Here, we don’t have to. We may have our share of corruption and culpability in high places. But in the UK art world most things get by; for evidence look no further than the RA right now, where the activist meets the establishment and few sparks fly.

a photo of a marble sculpture in the shape of a surveillance camera
Ai Weiwei, Surveillance Camera (2010). Marble© Courtesy Ai Weiwei Studio. Image courtesy Ai Weiwei
Ai Weiwei is at the Royal Academy, London until December 13 2015. Tickets £16-£17.60 (free for children). Use the hashtag #AiWeiwei.
What do you think? Leave a comment below.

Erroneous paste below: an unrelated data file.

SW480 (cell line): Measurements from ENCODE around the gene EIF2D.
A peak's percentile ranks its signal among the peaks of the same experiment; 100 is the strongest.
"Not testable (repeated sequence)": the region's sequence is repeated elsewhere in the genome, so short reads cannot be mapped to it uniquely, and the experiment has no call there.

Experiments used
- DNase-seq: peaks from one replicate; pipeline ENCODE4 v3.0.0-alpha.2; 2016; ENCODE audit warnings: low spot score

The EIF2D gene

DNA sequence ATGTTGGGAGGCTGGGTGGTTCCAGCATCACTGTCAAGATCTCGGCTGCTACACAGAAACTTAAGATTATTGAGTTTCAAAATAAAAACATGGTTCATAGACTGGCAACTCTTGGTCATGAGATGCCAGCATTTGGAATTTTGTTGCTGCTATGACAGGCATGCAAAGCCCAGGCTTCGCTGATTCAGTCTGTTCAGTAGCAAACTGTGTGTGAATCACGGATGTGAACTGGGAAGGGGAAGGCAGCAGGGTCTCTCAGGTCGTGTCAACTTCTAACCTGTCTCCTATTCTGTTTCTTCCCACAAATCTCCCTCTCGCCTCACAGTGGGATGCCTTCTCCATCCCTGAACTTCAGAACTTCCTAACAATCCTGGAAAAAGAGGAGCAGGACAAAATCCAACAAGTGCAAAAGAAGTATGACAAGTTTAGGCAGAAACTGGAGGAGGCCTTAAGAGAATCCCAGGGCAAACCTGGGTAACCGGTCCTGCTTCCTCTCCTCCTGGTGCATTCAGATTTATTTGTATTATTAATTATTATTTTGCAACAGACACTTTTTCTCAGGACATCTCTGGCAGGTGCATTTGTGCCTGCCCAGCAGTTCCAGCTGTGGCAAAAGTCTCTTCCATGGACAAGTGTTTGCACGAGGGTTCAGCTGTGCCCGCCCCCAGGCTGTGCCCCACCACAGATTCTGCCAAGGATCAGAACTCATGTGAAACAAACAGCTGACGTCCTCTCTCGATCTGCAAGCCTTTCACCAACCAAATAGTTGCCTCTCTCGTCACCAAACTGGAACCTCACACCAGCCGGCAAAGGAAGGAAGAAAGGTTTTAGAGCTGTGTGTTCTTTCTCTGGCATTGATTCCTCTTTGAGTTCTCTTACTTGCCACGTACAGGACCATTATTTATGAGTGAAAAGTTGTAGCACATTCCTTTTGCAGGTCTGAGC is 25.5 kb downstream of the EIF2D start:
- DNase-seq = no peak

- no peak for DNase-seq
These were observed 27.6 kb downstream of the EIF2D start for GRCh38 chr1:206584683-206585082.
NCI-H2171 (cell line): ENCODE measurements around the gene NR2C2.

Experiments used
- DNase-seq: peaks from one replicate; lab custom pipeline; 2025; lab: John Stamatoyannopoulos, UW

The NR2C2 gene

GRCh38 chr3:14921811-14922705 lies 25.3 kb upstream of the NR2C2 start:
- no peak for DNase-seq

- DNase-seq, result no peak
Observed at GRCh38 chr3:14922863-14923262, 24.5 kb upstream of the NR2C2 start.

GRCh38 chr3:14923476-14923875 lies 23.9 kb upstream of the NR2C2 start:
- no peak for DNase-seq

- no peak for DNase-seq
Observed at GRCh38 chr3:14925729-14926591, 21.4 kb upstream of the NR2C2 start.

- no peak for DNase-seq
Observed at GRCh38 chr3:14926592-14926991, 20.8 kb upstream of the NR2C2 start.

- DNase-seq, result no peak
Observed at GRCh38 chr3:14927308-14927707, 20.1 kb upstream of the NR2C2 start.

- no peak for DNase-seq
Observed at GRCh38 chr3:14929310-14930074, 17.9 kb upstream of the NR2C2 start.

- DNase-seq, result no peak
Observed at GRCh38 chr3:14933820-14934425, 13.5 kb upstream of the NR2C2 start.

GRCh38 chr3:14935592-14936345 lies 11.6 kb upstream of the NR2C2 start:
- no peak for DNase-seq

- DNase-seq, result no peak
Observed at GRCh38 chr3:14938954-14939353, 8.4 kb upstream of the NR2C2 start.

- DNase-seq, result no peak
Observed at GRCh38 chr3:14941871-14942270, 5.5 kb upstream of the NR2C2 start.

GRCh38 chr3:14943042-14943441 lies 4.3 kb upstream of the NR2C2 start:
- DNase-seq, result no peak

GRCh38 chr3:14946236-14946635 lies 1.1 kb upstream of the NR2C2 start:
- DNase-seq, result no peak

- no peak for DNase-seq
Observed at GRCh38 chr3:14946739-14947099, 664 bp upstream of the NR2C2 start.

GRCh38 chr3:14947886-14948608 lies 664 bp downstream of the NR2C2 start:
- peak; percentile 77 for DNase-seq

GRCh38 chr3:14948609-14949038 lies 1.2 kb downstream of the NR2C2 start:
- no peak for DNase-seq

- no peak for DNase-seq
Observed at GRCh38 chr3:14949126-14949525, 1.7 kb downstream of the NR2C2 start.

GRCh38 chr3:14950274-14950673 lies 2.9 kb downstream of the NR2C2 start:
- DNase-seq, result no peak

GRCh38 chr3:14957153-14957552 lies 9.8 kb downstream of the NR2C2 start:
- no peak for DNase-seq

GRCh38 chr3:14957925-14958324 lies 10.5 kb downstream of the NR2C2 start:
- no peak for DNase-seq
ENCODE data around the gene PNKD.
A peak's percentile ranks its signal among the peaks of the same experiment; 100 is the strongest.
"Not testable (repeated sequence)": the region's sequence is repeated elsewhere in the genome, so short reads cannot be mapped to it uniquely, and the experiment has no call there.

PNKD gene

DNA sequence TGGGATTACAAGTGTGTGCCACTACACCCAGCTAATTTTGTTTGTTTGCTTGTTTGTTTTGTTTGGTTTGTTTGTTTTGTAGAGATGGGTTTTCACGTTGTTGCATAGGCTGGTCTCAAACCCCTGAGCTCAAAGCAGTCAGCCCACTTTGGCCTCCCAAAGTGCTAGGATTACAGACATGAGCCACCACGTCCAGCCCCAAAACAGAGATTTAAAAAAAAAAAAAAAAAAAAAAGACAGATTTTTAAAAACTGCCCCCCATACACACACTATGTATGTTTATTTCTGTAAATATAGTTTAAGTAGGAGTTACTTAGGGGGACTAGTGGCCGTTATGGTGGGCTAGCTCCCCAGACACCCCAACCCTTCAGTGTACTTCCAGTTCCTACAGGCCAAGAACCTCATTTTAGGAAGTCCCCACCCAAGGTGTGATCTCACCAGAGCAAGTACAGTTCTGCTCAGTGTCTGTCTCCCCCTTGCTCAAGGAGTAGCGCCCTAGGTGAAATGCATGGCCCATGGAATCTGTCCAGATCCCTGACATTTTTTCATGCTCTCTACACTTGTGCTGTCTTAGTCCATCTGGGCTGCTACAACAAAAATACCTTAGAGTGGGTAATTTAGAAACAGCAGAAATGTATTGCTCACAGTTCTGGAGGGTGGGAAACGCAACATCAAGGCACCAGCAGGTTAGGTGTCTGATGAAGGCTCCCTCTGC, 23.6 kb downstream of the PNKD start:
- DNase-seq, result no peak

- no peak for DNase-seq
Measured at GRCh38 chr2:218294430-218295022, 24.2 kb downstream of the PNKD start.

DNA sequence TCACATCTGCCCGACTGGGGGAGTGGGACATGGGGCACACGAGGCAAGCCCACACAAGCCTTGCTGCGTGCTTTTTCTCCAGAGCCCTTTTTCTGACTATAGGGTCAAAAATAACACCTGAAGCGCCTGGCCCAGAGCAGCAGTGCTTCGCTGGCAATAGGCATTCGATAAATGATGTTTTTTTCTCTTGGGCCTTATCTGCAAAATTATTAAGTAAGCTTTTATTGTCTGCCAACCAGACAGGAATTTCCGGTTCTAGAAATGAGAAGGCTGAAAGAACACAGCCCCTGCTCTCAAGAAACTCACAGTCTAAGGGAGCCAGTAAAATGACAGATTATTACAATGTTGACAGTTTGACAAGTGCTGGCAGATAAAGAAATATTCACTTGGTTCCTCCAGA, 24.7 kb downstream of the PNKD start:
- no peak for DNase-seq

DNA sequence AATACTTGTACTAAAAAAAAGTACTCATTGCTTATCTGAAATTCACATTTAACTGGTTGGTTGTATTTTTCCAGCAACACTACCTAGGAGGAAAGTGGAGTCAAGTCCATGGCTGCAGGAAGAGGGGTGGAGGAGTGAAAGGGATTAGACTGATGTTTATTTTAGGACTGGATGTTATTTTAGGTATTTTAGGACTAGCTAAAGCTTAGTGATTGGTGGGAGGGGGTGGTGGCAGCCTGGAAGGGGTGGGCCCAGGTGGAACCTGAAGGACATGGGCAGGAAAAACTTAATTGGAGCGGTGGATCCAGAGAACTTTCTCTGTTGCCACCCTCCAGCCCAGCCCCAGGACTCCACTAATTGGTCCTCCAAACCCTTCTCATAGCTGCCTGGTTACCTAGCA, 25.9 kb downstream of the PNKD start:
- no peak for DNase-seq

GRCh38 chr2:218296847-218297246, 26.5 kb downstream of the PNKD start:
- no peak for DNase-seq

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Middlesbrough Institute of Modern Art

Art from Elsewhere, the current Hayward Touring exhibition, features works on paper, video, sculpture and painting and includes some of the most important contemporary artists working today such as Weiwei, Jenny Holzer and Barbara Kruger. Until September 27 2015.

Whitworth Art Gallery, Manchester
Spanning forty years and bringing together works by artists such as Ai Weiwei, Cao Fei and Zhang Peili, the current Chinese art from the 1970s to Now exhibition charts the emergence of contemporary art in China. Until September 20 2015.

Royal Academy of Arts, London
Current exhibition white: a project by Edmund de Waal runs from classical Greek statuary to a marble lantern by Weiwei, and from Kazimir Malevich’s Suprematist Tea Set to porcelain pots by de Waal. Until January 3 2016